Ulnar Collateral Ligament Injuries
The Ulnar Collateral Ligament or UCL is the ligament on the inside or medial aspect of the elbow that provides stability against forces that stress that part of the elbow. These forces are those commonly associated with throwing. It is made up of three components; the anterior band, posterior band, and transverse band. The anterior band is the most important and is the main stabilizer. This ligament is most commonly injured with throwing a baseball or javelin and with elbow dislocations.
Ulnar Collateral Ligament
Signs and Symptoms of UCL Injury
Injury to the UCL may occur acutely with a single event or gradually over time. Acute injuries are usually associated with a painful pop and pain on the inner (medial) part of the elbow. Typically, one cannot throw anymore after this occurs. There is usually swelling in this area. There may be some numbness or tingling down into the small and ring fingers for a few seconds. Chronic injuries are more common and most often occur in baseball pitchers. The stress placed on the UCL with pitching exceeds the amount of force needed to tear the ligament. The ligament does not tear with each pitch due to the bony anatomy of the elbow, surrounding muscles, and mechanics of pitching. Over time, overuse, minor injuries, and bad pitching mechanics can lead to stretching out of the ligament and eventual failure. When this occurs, one cannot continue to pitch without pain and there is a loss of velocity and control. This may lead to Tommy John Surgery or UCL Reconstruction.
Dr. Khalfayan’s Tip: If you feel pain on the inside (medial) part of the elbow, the arm feels tired, or you feel a pop while pitching, you should stop throwing and see a sports medicine specialist. Continuing to play may cause further damage to the elbow.
Evaluation and Diagnosis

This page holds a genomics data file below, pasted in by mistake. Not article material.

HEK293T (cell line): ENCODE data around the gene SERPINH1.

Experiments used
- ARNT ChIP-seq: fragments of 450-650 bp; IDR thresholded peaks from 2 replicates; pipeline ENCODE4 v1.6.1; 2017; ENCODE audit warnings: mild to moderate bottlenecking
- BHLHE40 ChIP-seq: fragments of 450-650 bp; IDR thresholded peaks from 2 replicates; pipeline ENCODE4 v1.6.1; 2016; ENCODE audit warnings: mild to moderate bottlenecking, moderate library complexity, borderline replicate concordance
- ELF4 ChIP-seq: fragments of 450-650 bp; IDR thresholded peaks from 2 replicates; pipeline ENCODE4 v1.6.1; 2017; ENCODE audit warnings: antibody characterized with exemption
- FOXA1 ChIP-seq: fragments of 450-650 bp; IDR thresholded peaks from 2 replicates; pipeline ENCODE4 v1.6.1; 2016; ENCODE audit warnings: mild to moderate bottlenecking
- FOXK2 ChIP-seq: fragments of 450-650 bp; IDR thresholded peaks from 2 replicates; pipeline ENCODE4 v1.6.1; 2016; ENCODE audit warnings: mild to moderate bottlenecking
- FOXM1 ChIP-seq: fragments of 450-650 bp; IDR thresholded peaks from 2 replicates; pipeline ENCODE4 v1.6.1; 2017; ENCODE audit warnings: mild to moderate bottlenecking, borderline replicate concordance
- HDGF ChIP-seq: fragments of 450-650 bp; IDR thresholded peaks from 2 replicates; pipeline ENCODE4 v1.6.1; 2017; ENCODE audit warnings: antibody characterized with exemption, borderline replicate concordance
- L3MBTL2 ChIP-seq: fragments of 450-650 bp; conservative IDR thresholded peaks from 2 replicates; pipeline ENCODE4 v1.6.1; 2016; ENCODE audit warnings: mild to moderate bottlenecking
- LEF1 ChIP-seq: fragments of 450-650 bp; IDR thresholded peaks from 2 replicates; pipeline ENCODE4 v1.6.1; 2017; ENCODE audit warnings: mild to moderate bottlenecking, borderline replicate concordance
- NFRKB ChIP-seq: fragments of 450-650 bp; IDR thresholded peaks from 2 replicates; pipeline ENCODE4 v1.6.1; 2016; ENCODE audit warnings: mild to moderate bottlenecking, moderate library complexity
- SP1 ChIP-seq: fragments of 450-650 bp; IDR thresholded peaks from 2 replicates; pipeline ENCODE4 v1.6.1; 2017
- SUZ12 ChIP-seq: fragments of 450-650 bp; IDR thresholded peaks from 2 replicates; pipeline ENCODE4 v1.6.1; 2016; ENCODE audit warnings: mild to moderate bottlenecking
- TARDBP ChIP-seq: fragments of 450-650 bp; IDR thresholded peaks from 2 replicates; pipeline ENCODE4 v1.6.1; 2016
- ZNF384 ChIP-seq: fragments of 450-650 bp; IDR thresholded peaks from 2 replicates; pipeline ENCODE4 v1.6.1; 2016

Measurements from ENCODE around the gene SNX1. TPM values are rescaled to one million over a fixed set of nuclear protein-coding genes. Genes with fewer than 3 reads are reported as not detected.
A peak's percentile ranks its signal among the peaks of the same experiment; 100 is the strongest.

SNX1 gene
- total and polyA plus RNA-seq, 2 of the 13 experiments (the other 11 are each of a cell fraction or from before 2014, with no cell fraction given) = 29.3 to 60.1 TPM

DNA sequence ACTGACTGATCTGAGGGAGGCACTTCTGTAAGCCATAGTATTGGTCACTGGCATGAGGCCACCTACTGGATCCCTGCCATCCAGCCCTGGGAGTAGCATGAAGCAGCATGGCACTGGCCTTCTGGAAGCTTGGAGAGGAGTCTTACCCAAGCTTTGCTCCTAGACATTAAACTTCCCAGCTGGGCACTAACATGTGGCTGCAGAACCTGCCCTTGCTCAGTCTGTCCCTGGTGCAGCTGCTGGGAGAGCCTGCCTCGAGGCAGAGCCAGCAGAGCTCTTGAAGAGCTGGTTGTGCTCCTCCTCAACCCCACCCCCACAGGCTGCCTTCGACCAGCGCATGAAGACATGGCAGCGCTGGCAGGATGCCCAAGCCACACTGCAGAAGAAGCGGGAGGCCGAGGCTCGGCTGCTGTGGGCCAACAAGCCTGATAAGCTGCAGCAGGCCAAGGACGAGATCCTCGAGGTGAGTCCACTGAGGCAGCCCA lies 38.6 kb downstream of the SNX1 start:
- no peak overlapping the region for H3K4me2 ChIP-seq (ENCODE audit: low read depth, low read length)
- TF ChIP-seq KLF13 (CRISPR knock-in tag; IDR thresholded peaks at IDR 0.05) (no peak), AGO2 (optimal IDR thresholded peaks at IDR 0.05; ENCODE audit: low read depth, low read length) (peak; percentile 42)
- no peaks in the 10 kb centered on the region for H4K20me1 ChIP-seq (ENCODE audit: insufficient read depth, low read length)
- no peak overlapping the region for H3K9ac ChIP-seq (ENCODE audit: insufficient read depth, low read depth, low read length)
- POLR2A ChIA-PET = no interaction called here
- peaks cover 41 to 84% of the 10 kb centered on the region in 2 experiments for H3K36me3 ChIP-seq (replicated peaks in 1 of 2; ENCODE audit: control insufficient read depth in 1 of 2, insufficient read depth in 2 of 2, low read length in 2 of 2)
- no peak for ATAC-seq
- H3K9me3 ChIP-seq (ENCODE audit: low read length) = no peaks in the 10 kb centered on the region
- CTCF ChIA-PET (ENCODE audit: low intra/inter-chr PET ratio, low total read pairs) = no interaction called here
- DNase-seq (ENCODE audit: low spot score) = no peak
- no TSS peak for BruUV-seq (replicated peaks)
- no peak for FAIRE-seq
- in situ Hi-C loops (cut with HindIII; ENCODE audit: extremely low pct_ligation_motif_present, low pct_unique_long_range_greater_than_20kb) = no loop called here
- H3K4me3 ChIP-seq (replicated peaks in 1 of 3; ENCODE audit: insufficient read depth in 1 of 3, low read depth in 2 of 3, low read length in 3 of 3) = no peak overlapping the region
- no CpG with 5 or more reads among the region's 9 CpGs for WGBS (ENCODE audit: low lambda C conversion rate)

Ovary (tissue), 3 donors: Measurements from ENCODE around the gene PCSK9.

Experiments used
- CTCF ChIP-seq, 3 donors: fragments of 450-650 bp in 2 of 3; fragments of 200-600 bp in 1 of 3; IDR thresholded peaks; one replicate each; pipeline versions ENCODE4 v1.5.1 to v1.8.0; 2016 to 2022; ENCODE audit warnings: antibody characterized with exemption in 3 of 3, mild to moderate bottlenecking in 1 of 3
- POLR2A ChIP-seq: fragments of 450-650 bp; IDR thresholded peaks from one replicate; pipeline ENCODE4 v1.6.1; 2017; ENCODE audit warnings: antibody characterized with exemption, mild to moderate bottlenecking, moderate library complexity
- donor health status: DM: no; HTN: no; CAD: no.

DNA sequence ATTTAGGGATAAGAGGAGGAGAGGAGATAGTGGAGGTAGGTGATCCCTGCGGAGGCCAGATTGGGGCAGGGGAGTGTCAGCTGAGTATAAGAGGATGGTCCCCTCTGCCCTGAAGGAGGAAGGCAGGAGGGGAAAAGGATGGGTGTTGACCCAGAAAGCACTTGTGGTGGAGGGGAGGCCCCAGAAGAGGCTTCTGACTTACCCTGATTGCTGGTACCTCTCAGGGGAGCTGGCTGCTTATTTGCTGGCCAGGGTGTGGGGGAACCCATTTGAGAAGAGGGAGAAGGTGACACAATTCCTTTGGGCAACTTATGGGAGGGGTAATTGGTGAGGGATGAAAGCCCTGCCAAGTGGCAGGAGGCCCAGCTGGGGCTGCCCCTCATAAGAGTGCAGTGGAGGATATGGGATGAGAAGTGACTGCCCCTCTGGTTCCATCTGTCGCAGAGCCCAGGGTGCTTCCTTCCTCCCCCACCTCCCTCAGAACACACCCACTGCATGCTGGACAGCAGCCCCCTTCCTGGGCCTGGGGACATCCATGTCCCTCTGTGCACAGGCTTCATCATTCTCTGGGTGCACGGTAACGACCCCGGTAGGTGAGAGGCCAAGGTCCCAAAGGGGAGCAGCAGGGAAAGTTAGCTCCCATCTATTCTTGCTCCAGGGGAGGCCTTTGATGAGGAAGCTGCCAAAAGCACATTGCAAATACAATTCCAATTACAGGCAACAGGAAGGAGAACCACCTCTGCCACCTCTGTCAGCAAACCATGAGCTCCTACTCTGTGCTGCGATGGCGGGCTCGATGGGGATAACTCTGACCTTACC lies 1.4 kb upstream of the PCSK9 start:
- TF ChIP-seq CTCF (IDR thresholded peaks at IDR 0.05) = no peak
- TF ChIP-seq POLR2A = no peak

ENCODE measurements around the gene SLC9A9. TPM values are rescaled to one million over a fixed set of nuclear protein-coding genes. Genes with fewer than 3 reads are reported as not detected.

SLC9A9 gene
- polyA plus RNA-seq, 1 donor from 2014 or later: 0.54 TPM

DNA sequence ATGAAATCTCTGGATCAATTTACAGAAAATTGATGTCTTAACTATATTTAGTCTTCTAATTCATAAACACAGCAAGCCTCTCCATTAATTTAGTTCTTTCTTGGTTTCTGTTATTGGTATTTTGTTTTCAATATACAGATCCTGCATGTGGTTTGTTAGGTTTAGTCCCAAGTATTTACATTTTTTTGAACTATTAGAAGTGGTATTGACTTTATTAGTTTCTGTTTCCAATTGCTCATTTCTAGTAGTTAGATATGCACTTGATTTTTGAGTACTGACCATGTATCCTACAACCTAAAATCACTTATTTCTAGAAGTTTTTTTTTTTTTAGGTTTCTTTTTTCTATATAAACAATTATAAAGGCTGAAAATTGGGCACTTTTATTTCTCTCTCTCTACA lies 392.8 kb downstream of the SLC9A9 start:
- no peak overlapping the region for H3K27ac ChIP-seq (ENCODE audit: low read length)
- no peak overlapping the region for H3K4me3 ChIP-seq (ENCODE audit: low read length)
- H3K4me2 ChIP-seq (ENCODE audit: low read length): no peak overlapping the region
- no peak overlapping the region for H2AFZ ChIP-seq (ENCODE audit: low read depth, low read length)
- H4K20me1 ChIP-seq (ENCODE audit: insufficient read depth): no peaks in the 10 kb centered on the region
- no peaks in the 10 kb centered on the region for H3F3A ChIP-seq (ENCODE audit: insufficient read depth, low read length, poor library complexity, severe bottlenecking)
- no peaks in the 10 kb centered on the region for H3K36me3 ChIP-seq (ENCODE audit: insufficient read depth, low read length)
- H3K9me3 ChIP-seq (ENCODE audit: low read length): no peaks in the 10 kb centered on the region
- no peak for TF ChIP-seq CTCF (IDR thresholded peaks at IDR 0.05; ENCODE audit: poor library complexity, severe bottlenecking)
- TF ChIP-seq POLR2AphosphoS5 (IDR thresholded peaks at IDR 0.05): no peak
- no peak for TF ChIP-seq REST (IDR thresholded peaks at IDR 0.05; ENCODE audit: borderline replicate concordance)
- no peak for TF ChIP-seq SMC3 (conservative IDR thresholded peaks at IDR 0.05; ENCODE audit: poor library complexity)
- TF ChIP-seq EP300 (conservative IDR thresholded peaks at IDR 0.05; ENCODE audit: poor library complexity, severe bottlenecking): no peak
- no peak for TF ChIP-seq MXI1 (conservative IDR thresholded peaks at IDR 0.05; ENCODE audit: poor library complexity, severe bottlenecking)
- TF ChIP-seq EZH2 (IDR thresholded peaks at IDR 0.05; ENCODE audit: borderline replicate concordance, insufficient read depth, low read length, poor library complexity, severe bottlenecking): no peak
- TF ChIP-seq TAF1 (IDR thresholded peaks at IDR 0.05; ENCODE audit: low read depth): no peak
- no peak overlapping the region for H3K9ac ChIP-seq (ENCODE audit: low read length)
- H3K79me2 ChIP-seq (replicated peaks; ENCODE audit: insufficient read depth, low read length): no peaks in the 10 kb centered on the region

If there is an acute injury to the UCL or a chronic one that affects one’s ability to throw, it should be evaluated by a sports medicine specialist familiar with throwing injuries. Many of these injuries are not diagnosed accurately or there may be a delay in making the correct diagnosis and treating the injury appropriately if a specialist is not seen.There is usually tenderness over the UCL on the inner part of the elbow. When the UCL is stressed on exam there is pain. X-rays, which may include stress views, and an MRI with an arthrogram (dye injection into the joint) are recommended to evaluate this injury adequately. Although X-rays and MRI are important, the symptoms and exam are more important in guiding treatment.
Normal UCL (white arrow, ligament is black)
UCL Tear (white arrow at tear with leakage of dye)
A grade 1 sprain is when the ligament is stretched, but not torn. A grade 2 sprain is a partial tear of the ligament and there are varying degrees of grade 2 sprains. In general, grade 1 and 2 sprains are treated with a period of no throwing followed by a rehabilitation program. This may take 8- 12 weeks or more. Grade 3 sprains are complete or full thickness tears. These are best treated with reconstruction in baseball players and javelin throwers. There may be a role for repair of the ligament in some younger pitchers (early teens) or female athletes if the ligament tears off the bone. There are studies that have shown good results with direct repair of acute tears in these patients.
UCL Reconstruction or Tommy John Surgery is the norm and is performed by using a tendon graft to replace the UCL (see pictures of procedure below). The graft is placed through tunnels drilled the Ulna (bottom bone) and in the Humerus (top bone) of the elbow. A graft is a tendon used to replace the torn ligament. The most common graft is the Palmaris tendon, which is obtained from the forearm through a small incision in the wrist. The use of this tendon does not lead to any problems with the arm. Not everyone has a Palmaris tendon. Other graft options include use of a hamstring, toe extensor, or donor tendon (allograft). After the graft is passed into the tunnels and fixed, it is repaired directly to the old UCL to strengthen it. The surgery is done through a 3-4 inch incision on the inner part of the elbow. The surgery is an outpatient procedure allowing patients to go home the same day and a long arm splint is used to protect the repair for the first week. A brace is applied after the first week and worn until 6 weeks after surgery to protect the reconstruction.
Elbow rehabilitation is started 1 week after Tommy John surgery and continues until the player is able to pitch approximately 10-12 months after surgery (see UCL reconstruction rehabilitation protocol). The initial phase is aimed at decreasing swelling and restoring range of motion. A throwing program is started at 4 months after surgery if rehabilitation goals are met. Flat ground bullpens are started at 8-9 months and mound pitching is allowed at 9-10 months after surgery.
Dr. Khalfayan’s Tip: It is not uncommon to have ups and downs during the throwing program. It is important to treat pain or soreness when it develops and adjust the throwing program as needed when this occurs. If it does not improve, you should inform your physician.
Incision for UCL Reconstruction